About two thirds of CIS contractors are also employers who therefore file Real Time Information PAYE returns online. It is no surprise that the government wants to extend the scope of mandatory online filing. The improvements to the online verification process would be welcome but the government is also proposing to remove the option of verifying subcontractors by telephone.

Class 2 National Insurance contributions (NIC)

From 6 April 2015 liability to pay Class 2 NIC will arise at the end of each year. Currently a liability to Class 2 NIC arises on a weekly basis.

The amount of Class 2 NIC due will still be calculated based on the number of weeks of self-employment in the year, but will be determined when the individual completes their self assessment return. It will therefore be paid alongside their income tax and Class 4 NIC. For those that wish to spread the cost of their Class 2 NIC, HMRC will retain a facility for them to make regular payments throughout the year. The current six monthly billing system will cease from 6 April 2015.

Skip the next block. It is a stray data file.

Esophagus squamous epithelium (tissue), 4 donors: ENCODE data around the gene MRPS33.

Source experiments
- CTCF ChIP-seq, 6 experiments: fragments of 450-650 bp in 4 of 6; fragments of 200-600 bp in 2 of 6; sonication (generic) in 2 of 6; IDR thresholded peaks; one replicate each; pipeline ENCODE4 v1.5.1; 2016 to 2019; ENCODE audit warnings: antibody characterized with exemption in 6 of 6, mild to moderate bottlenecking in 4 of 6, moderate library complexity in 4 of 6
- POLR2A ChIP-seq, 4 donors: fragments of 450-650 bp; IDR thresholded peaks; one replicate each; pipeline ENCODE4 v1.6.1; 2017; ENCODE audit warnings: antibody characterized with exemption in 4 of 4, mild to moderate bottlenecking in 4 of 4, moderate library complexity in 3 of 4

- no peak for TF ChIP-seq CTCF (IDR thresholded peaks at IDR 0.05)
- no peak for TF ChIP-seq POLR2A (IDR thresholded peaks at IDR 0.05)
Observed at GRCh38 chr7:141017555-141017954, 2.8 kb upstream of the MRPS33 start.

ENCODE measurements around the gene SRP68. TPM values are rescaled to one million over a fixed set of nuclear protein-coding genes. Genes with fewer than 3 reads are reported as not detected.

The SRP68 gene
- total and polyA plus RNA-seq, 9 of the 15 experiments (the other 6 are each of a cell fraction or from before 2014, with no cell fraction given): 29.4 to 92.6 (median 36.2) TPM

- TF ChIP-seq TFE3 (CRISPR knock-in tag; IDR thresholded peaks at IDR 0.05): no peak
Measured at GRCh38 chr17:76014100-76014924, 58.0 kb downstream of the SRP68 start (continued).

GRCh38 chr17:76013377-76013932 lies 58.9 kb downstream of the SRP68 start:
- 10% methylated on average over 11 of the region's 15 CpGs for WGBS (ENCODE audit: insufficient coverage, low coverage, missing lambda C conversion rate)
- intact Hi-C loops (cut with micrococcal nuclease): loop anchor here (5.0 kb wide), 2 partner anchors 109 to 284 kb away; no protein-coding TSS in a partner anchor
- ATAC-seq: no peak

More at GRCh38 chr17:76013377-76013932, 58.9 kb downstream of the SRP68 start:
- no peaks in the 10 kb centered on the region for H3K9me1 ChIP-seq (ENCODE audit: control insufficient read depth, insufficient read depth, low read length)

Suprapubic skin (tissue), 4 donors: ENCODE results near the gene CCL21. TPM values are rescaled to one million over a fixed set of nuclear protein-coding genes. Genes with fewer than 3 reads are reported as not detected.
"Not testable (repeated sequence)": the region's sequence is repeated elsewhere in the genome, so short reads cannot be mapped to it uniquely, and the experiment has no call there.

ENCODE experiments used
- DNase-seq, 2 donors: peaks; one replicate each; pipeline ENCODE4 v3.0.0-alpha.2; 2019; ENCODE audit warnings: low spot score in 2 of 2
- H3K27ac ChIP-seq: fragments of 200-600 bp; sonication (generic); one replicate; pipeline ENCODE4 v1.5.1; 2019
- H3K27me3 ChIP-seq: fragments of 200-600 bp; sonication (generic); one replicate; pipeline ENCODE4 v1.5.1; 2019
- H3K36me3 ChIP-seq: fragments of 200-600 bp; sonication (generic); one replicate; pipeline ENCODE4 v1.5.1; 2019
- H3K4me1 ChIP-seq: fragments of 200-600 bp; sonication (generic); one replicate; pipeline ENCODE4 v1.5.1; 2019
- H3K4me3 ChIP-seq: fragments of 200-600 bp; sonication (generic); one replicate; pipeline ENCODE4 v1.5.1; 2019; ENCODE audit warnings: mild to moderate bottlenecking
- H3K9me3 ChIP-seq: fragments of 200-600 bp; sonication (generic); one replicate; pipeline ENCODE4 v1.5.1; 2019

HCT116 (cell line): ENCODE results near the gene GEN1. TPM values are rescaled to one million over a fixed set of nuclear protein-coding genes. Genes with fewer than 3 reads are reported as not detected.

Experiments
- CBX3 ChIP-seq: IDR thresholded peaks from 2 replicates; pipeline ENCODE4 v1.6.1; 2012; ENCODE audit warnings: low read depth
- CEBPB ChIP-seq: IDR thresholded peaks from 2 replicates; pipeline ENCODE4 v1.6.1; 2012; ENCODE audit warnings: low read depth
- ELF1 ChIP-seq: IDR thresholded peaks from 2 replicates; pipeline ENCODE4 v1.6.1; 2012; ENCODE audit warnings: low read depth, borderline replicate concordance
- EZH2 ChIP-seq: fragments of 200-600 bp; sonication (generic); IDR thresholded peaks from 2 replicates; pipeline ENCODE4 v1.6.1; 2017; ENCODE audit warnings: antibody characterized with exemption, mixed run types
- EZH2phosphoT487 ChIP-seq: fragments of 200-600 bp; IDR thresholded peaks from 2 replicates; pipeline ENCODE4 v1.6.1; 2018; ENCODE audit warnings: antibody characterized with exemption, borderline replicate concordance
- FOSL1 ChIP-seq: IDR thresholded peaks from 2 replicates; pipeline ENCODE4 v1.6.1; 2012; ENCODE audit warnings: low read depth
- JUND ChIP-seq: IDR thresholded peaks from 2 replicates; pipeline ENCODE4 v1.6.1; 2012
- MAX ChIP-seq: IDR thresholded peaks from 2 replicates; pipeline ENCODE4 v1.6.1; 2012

Those with profits below a threshold will no longer have to apply in advance for an exception from paying Class 2 NIC. Instead they will have the option to pay Class 2 NIC voluntarily at the end of the year so that they may protect their benefit rights.

Corporation tax relief for goodwill on incorporation

Corporation tax relief is given to companies when goodwill and intangible assets are recognised in the financial accounts. Relief is normally given on the cost of the asset as the expenditure is written off in accordance with Generally Accepted Accounting Practice or at a fixed 4% rate, following an election.

An anti-avoidance measure has been announced to restrict corporation tax relief where a company acquires internally-generated goodwill and certain other intangible assets from related individuals on the incorporation of a business.